Monthly Downloads: 9
Programming language: Haskell
License: BSD 3-clause "New" or "Revised" License
Tags: Data    

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What is it?

This is an attempt to rethink the concept of list indexing, implemented in Haskell. Here are some examples (do cabal install before it):

Prelude> import Data.List.Index as LI
Prelude LI> [1..7] LI.!! 1
Prelude LI> [1..7] LI.!! end
Prelude LI> [1..7] LI.!! (end-2)
Prelude LI> [1..7] LI.!! mid
Prelude LI> LI.drop 13 ['a'..'z']
Prelude LI> LI.drop mid ['a'..'z']
Prelude LI> LI.splitAt mid "Hello World!"
("Hello ","World!")
Prelude LI> LI.splitAt (mid - 1) "Hello World!"
("Hello"," World!")

Why would someone need this?

Well, there already are a few of programming languages in which one can access lists from their end, rather than from the beginning.

  • Some of them use a negative index (e.g. Python, Perl) like a[-2]. It's not safe way though, because this approach may disguise an error of violating lists' range.
  • The others use a special keyword or a symbol (e.g. Tcl, Matlab, Julia, D) like a[end-1]. It's a good option, although it requires support from the language syntax.

Other programming languages do not have such a feature. This package data-index tries to get it done for Haskell in a rather peculiar way.

  1. The required functionality is added as a library, in contrast with patching the syntax
  2. Not only an access from the end of a list is added, but also an access from any user-defined place, i.e. from the middle.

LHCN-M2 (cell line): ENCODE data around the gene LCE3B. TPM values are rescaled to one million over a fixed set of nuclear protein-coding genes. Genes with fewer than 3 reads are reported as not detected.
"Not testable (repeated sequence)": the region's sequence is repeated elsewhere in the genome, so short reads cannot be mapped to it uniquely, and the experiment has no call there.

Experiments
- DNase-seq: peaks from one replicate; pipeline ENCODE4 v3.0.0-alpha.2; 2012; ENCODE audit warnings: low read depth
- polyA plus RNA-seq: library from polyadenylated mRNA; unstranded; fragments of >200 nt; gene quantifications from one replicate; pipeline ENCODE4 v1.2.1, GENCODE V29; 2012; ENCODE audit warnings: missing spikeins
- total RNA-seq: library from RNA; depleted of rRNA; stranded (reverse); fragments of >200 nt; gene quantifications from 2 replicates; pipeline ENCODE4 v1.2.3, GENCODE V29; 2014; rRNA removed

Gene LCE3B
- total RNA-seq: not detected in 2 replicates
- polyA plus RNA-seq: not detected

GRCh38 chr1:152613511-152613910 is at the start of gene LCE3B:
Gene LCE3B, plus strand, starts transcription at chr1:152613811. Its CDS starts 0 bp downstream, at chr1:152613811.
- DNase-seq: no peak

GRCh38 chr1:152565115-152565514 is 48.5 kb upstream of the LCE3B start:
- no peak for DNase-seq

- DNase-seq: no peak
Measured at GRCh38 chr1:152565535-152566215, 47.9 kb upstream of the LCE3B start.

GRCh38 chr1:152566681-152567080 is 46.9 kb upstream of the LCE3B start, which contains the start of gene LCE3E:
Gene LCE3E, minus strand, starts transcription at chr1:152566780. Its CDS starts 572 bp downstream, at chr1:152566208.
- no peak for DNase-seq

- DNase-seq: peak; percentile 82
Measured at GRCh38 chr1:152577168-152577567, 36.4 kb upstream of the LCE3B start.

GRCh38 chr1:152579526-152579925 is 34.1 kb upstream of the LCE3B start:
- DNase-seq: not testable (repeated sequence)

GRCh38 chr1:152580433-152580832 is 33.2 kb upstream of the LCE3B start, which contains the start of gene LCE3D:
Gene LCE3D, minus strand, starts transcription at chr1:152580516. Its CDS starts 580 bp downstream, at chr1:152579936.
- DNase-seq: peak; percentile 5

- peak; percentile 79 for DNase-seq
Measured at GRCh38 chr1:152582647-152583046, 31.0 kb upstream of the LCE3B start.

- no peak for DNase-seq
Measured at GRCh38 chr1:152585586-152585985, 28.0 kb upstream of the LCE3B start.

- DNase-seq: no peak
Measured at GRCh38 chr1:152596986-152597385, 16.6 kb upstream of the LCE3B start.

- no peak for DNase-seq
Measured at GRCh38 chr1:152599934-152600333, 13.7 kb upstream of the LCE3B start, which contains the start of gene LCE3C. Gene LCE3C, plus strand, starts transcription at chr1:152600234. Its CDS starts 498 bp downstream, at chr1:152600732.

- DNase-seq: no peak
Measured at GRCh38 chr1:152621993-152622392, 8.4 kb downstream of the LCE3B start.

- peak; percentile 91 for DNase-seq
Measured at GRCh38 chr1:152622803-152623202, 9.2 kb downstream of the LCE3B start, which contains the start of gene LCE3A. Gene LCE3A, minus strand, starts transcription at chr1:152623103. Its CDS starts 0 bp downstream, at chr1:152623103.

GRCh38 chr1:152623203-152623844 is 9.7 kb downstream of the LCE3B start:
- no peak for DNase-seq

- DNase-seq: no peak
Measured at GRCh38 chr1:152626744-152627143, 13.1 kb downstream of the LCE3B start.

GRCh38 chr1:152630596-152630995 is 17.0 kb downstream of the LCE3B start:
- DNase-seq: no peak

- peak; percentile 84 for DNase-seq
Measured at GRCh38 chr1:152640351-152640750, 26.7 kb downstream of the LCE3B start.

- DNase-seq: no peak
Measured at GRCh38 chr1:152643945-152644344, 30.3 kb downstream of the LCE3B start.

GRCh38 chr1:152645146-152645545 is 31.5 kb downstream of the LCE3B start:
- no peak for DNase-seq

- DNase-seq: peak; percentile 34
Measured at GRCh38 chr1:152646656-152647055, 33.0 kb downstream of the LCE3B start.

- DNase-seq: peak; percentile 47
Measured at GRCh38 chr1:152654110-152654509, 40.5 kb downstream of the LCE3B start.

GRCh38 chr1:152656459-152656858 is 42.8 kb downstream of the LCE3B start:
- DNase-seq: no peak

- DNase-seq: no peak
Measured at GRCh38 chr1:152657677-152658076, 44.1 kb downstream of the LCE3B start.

How is this done?

The concept of a list index was invented anew. What is an access to a list by index anyway? Well, this is a function of two arguments that takes a list and a some abstract place, and returns a value from the place. This place must be defined in a list-independent way. These are examples of such places: the third element from the beginning, the second element from the end, the middle. That's how it can be done:

newtype Index i = Index (forall a . [a] -> i)
idx   = Index (\t -> 2)                -- third element from the beginning
idx'  = Index (\t -> length t - 2)     -- second element from the end
idx'' = Index (\t -> length t `div` 2) -- the middle

One can notice that with such a definition, Index turns out to be something very similar to Reader monad, saving forall. Furthermore, "classical" indices from the beginning become pure indices, in virtue of

pure i = Index (const i)

New Index is Num instance as well, allowing using not only t !! end, but also t !! (end-2) or t !! 1, due to

(-) = liftA2 (-)
fromInteger = pure . fromInteger

Functions redefining

The only problem is to make functions to work with new Index instead of Int. At present this is getting done by manual redefining each needed function via do-notation, because I don't know how to do it better. Container polymorphism is also done, so the actual definition of Index is:

newtype Index t i = Index {runIndex :: forall a . t a -> i}

Therefore, for each necessary container t corresponding functions working with indices as Int have to be redefined to functions working with Index t Int. Until now this is done for Data.List and Data.Sequence, but it's easy to implement Index for any linear container, e.g. Vector.